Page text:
Planning Commish blocks MST expansion plan in defense of the trees.
Thursday, March 24, 2011
It’s cliché to name subdivisions after the habitats they pave over. But in the case of Whispering Oaks, a proposed 58-acre business park on the former Fort Ord, the name’s irony didn’t go unnoticed. On March 9, the county Planning Commission unanimously signaled its intent to reject the Redevelopment Agency project, which would mow down up to 4,400 oaks.
The vote dampened Monterey-Salinas Transit’s plans for a 24-acre maintenance and administrative facility on the site. Proponents say the project would cut greenhouse gas emissions by expanding bus services and consolidating MST’s operations, now spread between three maxed-out facilities in Salinas and Monterey.
County Redevelopment and Housing Director Jim Cook emphasized plans to mitigate the tree loss with one-to-one replanting. He also noted the financial perks of the project, including the potential for a $30 million low-interest federal loan and the creation of almost 1,000 local jobs.
“They’re bringing a $100 million construction project to Monterey County at a time it’s desperately needed,” he said.
MST CEO/General Manager Carl Sedoryk says ridership has grown at twice the pace of the county’s population over the past two decades, and service routes have likewise expanded, but the agency is increasingly cramped in aging facilities. “I don’t have room to add another bus to my fleet because frankly, we’re out of space,” he says.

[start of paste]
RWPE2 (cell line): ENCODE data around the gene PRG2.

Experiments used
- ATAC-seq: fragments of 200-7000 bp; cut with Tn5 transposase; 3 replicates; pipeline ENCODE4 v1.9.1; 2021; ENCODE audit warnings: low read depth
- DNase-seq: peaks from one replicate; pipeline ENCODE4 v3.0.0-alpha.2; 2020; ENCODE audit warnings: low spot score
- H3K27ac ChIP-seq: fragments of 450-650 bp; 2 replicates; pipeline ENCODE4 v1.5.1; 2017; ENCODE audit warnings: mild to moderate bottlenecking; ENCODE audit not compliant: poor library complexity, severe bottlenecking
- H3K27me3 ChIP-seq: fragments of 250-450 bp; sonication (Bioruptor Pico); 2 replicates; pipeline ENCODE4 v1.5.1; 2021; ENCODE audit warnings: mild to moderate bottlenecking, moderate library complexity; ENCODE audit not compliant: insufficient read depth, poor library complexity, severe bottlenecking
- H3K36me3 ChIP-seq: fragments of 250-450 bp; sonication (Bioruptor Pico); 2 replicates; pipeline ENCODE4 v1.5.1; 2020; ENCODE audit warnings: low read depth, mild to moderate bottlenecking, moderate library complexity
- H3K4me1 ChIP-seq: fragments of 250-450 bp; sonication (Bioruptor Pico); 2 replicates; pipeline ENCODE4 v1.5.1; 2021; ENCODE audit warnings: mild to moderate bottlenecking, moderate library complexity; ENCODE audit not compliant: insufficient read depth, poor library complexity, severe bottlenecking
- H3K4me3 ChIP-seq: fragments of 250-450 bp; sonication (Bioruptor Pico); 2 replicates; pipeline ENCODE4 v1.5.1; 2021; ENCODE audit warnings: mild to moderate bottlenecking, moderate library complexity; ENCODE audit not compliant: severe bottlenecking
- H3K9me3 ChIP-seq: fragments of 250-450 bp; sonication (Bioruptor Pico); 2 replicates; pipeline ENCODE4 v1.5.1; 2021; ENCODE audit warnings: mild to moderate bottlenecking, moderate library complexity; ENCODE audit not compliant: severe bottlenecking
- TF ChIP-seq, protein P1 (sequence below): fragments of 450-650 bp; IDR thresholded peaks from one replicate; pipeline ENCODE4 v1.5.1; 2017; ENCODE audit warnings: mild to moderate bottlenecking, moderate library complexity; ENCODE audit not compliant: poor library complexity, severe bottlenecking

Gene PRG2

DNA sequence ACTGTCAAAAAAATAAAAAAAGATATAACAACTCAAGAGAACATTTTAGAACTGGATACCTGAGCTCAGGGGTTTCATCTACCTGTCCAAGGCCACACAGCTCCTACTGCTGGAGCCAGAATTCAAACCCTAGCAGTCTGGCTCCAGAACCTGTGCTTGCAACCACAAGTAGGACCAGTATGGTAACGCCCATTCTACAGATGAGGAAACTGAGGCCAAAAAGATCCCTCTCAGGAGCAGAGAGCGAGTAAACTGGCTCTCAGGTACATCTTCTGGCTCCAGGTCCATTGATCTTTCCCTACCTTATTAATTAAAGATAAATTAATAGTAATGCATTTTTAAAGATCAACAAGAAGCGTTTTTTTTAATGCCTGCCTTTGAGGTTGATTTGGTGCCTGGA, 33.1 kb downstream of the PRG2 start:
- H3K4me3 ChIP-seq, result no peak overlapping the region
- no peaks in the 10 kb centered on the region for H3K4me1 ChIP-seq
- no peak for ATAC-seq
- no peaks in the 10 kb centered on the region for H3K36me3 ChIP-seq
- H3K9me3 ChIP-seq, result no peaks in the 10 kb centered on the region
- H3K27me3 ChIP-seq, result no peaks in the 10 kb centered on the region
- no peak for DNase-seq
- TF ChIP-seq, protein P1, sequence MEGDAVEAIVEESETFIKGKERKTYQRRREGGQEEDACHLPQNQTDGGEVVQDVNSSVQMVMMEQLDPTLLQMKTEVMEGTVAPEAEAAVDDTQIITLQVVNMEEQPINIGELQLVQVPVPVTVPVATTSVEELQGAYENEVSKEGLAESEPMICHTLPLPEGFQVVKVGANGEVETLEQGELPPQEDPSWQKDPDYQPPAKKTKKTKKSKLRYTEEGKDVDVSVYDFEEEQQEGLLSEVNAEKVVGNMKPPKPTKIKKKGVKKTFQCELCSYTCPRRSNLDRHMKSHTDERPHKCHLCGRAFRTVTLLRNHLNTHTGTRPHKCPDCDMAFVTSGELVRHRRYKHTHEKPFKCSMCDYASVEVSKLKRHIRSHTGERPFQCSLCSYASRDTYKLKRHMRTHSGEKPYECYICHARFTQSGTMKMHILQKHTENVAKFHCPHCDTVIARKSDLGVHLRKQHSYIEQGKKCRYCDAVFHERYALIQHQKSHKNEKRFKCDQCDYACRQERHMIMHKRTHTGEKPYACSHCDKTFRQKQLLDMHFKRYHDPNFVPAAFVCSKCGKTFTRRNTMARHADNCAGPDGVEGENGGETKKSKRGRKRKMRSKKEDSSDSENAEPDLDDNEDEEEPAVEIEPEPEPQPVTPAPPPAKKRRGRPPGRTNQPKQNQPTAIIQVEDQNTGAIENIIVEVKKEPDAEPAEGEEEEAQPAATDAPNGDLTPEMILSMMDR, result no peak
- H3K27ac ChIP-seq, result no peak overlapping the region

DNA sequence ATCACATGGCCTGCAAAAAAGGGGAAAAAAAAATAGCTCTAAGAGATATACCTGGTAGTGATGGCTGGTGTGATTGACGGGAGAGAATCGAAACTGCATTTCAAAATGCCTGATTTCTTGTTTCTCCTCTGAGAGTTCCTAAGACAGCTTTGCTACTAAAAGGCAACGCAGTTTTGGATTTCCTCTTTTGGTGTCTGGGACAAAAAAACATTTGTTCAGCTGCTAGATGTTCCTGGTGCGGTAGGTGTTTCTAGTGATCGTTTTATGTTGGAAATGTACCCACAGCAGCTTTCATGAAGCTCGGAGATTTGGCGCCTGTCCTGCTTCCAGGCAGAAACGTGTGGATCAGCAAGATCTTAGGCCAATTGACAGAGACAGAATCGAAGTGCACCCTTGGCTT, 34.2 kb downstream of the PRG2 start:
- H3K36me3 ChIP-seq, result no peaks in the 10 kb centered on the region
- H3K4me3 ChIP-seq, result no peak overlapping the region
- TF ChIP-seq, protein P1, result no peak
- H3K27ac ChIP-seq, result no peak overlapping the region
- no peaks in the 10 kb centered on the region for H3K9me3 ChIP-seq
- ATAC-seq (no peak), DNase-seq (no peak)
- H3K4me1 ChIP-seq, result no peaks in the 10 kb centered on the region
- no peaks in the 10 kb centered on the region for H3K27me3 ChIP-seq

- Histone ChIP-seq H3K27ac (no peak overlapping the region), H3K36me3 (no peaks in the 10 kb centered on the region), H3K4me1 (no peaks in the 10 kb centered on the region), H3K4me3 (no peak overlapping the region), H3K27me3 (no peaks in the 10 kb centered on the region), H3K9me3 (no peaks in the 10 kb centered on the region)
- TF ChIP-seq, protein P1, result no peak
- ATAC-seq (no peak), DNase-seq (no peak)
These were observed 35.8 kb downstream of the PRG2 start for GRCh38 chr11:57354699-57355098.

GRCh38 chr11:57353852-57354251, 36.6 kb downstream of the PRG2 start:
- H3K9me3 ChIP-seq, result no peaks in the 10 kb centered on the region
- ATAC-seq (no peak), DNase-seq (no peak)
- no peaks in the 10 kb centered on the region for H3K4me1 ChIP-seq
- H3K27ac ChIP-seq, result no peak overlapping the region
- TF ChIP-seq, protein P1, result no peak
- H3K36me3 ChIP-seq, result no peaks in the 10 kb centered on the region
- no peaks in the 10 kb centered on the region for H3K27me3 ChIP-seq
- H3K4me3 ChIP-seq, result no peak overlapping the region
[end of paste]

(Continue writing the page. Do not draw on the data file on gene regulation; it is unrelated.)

During public comment, five people argued against the tree cutting, and the commissioners were on the same page. It’s difficult for private developers to get permission to cut even a few trees, Keith Vandevere noted; allowing a county project to hack thousands “raises something of a red flag in terms of fairness.”
“I really believe MST needs to grow,” added Cosme Padilla. “I was hoping they would pick a better site than this.”
The commissioners indicated they’d be more sympathetic to the project if it were located on one of Fort Ord’s already blighted areas. But project planners said they’re merely following the Fort Ord Reuse Plan: The former Army landfill site is zoned industrial, with existing water allocations and a habitat plan.
Sedoryk worries the rejection will stall MST’s growth. A delay means fewer opportunities for federal funding, he says, and $4 million lost on project planning. “There is no more money left.”
The commission will vote on project denial April 13. An appeal would head to the Board of Supervisors, but Cook says his agency is pausing to consider the apparent new policy direction.
“When you read between the lines, that’s what they’re saying: The adopted [Fort Ord] Reuse Plan is wrong,” he says. “It does put staff in an awkward place.”